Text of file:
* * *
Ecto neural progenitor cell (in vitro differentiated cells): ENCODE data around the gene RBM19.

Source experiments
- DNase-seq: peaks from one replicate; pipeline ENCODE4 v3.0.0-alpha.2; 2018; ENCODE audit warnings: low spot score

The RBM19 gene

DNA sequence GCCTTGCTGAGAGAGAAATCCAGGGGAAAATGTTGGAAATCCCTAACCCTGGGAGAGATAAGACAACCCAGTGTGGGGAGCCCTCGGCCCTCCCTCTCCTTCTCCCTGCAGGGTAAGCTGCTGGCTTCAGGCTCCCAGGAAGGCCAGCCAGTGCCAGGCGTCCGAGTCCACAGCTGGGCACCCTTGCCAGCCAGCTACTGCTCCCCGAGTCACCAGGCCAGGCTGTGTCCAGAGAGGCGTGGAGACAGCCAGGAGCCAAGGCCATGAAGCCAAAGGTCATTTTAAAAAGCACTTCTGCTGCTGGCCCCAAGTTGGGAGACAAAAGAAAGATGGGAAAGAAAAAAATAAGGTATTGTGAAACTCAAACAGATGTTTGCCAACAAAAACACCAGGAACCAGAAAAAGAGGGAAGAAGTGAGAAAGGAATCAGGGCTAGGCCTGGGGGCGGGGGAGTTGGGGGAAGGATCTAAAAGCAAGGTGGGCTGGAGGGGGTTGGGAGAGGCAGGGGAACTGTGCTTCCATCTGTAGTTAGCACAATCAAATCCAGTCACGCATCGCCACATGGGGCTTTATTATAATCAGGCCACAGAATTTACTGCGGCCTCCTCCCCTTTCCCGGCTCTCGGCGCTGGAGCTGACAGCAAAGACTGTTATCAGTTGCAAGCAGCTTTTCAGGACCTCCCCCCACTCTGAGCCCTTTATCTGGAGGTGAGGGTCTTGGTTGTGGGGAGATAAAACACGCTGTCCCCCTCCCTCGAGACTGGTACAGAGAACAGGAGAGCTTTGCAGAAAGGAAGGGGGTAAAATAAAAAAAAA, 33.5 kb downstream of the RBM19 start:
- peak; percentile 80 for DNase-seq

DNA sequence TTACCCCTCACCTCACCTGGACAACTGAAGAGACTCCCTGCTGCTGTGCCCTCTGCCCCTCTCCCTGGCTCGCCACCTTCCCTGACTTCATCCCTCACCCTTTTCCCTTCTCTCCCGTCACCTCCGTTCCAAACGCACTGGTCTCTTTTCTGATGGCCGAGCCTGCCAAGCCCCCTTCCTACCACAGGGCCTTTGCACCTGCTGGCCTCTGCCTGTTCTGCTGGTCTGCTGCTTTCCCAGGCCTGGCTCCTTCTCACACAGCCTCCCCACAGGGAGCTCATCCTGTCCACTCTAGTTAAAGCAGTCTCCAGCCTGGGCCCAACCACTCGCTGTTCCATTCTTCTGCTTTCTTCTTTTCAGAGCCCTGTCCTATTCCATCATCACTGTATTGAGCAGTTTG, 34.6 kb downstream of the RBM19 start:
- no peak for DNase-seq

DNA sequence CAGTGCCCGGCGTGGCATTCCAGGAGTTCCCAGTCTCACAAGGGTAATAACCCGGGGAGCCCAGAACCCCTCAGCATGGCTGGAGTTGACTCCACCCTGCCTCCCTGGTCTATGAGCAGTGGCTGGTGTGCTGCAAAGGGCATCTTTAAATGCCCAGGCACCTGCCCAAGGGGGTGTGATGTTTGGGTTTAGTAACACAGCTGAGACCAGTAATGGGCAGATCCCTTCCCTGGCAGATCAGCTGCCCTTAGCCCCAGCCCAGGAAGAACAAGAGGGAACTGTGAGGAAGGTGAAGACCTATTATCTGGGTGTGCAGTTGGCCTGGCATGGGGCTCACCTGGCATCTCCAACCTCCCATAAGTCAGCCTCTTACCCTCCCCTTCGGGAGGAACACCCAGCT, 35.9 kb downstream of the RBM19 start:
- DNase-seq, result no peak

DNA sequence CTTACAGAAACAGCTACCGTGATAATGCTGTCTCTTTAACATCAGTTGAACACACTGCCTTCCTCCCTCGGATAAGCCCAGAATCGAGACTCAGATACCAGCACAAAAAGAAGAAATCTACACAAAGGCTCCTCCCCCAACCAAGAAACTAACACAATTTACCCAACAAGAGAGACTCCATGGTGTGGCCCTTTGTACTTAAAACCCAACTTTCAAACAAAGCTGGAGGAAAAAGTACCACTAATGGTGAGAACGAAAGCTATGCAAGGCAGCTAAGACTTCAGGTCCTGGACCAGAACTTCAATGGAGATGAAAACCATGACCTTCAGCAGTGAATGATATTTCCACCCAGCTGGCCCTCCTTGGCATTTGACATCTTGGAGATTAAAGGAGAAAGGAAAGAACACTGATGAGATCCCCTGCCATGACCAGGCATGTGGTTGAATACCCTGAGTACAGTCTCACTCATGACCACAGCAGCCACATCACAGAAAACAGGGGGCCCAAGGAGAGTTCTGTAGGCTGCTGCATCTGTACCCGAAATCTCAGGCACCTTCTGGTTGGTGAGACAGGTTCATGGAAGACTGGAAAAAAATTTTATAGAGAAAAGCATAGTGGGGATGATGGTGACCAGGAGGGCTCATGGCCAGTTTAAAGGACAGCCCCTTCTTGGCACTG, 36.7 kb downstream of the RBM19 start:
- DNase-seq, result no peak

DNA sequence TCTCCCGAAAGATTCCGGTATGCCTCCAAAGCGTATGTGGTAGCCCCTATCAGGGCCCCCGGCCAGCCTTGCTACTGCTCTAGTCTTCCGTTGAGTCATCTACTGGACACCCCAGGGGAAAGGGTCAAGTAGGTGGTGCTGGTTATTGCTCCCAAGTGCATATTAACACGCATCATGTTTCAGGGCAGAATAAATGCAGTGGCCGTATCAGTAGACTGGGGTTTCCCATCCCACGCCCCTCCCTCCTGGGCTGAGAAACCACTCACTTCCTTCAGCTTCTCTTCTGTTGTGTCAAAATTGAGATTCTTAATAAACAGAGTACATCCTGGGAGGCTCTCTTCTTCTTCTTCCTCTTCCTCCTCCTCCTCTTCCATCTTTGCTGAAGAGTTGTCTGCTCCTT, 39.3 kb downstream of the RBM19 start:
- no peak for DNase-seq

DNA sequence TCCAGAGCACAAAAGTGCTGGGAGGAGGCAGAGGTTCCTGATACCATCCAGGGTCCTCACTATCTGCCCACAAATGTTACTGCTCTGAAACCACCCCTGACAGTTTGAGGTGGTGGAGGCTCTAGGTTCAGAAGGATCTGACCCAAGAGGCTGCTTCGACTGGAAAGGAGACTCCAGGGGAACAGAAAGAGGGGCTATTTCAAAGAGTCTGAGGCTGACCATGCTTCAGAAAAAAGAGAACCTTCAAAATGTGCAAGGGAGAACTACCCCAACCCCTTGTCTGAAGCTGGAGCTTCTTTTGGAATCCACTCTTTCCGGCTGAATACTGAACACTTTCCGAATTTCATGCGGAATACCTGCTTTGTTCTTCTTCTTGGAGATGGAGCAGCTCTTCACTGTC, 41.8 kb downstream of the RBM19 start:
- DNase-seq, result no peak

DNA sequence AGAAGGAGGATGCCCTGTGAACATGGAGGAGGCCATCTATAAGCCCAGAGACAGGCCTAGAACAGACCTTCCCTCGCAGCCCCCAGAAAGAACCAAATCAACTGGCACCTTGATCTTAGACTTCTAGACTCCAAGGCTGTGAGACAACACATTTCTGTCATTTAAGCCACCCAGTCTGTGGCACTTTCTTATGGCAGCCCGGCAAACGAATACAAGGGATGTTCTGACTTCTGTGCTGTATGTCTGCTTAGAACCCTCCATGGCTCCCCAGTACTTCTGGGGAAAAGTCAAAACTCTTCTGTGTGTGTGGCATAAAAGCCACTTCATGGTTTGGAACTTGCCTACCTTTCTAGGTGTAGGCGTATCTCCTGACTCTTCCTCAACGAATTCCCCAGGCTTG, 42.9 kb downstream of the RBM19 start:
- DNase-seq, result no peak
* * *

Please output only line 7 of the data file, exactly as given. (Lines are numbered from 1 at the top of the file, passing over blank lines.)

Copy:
DNA sequence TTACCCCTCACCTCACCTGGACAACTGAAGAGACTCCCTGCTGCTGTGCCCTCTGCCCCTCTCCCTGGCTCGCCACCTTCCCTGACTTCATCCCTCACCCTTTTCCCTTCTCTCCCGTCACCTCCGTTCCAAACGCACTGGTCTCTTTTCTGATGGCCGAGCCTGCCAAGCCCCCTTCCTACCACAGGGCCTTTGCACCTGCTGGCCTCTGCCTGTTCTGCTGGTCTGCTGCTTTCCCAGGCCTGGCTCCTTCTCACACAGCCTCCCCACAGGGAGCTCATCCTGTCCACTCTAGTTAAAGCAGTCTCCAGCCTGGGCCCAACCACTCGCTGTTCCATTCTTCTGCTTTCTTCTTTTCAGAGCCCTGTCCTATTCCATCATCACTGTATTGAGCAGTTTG, 34.6 kb downstream of the RBM19 start: